A lifesaving antenatal care program for healthcare workers in remote and rural areas is being extended thanks to a $465,000 grant from The Hospital Research Foundation Group.
The pioneering ‘Healthy Newborn Project’ run by the University of South Australia aims to improve the training and delivery of ultrasound services in remote communities.
The Hospital Research Foundation Group has been proudly supporting the program since 2018 and is now extending its support with a fresh two-year grant.
Of particular focus in this phase will be the development of a new training program for Aboriginal healthcare workers, to enhance culturally-appropriate antenatal care to Aboriginal mums-to-be.
Medical sonographer Associate Professor Nayana Parange is leading the Healthy Newborn Project, and said the team hoped to develop a sustainable training program for clinicians working in Aboriginal communities.
“The Healthy Newborn Project aims to improve rural clinicians’ access to training and accreditation opportunities, which in turn will build workforce capacity and increase service access for mothers and babies in rural and remote areas,” A/Prof Parange said.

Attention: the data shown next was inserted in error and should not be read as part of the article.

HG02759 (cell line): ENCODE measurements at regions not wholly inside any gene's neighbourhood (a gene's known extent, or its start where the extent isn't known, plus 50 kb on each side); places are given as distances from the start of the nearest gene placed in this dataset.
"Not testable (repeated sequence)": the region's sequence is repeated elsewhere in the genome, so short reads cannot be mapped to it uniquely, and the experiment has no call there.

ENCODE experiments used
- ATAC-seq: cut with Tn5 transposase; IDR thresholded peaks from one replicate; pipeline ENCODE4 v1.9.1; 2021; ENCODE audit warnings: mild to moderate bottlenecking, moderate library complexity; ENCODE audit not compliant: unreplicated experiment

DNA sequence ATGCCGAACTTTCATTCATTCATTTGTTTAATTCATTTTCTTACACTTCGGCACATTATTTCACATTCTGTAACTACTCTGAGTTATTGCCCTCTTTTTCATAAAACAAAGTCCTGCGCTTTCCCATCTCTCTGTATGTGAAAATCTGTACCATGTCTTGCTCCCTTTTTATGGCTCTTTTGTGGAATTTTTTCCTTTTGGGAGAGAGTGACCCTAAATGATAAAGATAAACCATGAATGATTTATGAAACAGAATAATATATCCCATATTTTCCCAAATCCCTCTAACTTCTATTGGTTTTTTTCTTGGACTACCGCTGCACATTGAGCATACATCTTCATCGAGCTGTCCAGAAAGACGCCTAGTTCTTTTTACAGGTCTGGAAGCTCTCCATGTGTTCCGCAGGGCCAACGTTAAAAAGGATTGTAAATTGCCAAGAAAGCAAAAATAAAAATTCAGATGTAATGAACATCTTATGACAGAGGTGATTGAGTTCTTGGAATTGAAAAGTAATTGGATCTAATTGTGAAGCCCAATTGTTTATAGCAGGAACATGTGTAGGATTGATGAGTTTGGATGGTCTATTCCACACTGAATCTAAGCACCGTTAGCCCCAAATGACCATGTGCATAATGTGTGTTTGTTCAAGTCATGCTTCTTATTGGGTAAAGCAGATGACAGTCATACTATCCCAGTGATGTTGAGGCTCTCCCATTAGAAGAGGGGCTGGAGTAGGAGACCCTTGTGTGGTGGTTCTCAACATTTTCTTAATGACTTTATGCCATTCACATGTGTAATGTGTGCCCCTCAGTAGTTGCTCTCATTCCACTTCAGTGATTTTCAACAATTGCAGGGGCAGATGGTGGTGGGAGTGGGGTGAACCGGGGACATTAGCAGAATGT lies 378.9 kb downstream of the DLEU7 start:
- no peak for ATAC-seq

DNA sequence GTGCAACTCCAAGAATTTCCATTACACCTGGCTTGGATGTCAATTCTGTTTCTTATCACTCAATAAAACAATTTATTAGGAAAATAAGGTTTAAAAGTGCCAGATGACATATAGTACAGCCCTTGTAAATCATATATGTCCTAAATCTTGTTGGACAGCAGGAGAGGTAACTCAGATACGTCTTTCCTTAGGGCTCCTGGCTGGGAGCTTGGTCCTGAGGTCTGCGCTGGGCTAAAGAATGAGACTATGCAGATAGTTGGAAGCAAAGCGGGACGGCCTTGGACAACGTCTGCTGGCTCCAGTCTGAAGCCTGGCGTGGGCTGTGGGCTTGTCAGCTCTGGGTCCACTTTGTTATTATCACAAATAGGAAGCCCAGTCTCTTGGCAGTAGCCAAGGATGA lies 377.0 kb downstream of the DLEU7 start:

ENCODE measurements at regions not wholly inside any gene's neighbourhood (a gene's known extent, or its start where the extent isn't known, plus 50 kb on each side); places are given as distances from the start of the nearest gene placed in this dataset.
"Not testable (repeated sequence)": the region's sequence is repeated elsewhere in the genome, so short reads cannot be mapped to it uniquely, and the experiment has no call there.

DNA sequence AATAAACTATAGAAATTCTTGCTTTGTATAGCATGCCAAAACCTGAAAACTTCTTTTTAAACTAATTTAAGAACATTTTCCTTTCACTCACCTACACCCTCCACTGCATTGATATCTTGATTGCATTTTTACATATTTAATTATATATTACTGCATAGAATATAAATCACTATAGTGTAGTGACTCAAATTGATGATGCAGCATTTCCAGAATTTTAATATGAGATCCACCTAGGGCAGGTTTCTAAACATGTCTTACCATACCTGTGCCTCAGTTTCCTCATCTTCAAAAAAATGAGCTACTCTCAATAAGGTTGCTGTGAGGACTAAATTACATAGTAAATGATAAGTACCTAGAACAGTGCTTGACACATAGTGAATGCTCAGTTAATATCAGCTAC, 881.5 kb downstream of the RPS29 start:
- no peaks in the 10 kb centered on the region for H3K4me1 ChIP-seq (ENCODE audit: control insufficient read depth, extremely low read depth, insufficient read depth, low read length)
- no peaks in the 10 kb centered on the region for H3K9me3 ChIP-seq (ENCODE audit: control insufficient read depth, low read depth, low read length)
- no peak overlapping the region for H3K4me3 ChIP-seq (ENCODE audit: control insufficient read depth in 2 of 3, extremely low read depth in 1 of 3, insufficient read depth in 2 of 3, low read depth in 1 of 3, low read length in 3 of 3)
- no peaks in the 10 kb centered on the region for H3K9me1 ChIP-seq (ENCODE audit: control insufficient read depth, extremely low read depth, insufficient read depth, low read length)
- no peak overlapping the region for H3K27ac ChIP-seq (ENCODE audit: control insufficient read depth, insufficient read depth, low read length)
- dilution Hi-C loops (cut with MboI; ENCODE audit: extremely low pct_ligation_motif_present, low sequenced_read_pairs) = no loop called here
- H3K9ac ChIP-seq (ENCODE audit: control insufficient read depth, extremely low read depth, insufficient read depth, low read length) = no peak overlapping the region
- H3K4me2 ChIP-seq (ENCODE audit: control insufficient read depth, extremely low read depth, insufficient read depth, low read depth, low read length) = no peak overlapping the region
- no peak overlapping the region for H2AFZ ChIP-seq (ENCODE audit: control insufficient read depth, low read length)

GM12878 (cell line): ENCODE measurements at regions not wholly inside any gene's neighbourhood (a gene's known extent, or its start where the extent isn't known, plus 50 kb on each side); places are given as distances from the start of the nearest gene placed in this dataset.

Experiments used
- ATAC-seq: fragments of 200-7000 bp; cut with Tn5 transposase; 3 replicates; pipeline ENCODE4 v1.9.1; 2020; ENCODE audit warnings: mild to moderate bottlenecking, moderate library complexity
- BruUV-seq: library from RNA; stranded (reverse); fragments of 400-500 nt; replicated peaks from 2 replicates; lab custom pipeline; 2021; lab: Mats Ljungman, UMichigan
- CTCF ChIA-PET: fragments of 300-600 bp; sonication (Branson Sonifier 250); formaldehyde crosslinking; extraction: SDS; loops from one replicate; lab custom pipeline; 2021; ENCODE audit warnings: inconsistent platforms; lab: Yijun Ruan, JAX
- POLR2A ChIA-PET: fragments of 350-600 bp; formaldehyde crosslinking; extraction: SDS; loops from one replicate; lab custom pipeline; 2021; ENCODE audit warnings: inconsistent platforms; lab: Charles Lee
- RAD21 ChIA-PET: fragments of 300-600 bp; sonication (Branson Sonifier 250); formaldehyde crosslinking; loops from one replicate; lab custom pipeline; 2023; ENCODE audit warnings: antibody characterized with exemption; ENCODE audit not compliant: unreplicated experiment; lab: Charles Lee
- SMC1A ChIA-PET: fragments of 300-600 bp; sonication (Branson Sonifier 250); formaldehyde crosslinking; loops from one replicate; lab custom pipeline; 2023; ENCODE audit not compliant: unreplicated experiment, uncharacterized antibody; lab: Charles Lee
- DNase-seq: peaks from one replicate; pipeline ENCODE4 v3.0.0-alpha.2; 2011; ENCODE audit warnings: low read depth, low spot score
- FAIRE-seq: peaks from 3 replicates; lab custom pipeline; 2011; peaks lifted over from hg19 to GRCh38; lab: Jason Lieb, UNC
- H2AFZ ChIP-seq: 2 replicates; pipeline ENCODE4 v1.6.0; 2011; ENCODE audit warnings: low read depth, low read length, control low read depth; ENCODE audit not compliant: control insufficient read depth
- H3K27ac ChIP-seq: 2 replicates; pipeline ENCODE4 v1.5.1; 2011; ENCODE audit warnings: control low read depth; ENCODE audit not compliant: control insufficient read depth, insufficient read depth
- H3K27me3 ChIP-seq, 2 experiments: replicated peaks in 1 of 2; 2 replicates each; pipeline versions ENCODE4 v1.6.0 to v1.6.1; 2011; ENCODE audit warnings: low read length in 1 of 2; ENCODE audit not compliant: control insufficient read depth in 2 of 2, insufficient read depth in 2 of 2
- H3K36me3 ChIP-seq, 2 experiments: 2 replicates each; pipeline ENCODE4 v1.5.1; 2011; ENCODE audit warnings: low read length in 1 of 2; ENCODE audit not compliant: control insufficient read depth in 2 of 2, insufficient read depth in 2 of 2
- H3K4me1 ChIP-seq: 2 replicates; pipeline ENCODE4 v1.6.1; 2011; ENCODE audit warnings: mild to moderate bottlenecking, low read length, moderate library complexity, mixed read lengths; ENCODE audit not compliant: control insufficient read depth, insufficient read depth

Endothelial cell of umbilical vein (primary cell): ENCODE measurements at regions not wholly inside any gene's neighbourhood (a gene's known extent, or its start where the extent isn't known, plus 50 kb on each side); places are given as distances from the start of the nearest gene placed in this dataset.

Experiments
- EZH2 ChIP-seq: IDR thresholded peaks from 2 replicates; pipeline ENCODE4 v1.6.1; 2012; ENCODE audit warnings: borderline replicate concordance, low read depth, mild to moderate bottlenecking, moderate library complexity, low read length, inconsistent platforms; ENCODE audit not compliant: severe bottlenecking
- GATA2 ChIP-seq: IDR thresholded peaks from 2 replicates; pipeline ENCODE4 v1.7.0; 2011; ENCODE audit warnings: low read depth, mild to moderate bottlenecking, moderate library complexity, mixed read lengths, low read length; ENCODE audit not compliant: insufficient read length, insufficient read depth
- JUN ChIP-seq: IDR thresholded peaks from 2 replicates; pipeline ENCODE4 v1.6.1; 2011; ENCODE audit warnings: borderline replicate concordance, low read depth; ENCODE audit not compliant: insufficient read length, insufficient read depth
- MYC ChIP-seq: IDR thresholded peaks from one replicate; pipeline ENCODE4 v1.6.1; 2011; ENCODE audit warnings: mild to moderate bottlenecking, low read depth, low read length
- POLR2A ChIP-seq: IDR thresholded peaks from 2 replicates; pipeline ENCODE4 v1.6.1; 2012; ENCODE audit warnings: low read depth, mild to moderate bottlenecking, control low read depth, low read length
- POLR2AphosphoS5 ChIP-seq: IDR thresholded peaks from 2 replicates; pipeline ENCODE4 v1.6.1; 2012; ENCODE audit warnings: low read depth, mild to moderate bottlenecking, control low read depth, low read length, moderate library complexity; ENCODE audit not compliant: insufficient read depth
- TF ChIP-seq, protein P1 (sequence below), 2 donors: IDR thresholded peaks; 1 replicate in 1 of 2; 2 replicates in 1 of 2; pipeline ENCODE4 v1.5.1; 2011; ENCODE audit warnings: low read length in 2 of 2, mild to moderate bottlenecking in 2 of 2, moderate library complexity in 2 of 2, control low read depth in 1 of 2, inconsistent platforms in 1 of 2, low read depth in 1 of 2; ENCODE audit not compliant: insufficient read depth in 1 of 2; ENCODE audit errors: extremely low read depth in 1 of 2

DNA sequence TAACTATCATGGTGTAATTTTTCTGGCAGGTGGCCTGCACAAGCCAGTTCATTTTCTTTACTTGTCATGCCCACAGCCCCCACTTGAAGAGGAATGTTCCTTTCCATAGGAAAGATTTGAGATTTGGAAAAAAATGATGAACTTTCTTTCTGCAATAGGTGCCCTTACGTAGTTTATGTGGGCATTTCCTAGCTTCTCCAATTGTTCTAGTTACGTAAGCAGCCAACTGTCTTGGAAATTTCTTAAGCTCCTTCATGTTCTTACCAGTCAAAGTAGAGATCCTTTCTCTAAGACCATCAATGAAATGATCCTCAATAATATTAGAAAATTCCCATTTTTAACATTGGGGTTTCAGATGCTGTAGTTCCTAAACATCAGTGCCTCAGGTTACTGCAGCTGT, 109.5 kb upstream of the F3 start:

“We are so grateful to The Hospital Research Foundation Group for their ongoing support of this program to improve pregnancy care services for remote communities.”
Dr Sam Heard OAM, Medical Director for the Central Australian Aboriginal Congress, said the program was extremely well received in his catchment area, after workshops were held in Alice Springs in 2022.
“The accolades for the ultrasound training course haven’t stopped since,” Dr Heard said.
“It was definitely the best experience anyone has had in this area.”
To date, 64 healthcare workers have been trained through program, which had been put on hold during the peak of COVID. The workers are then able to take their new knowledge back to their communities, many of which are without a critical ultrasound service.
Paul Flynn, CEO of The Hospital Research Foundation Group, said: “It is easy for people in metropolitan areas to take for granted the easy access to ultrasound services if they suspect something is wrong with their unborn baby.
“But in rural and remote communities, ultrasound access is limited, delayed or non-existent.
“We’re proud to be continuing our support for the Healthy Newborn Project to ensure remote healthcare workers have access to regular ultrasound training and can deliver high quality care to pregnant mums and bubs.”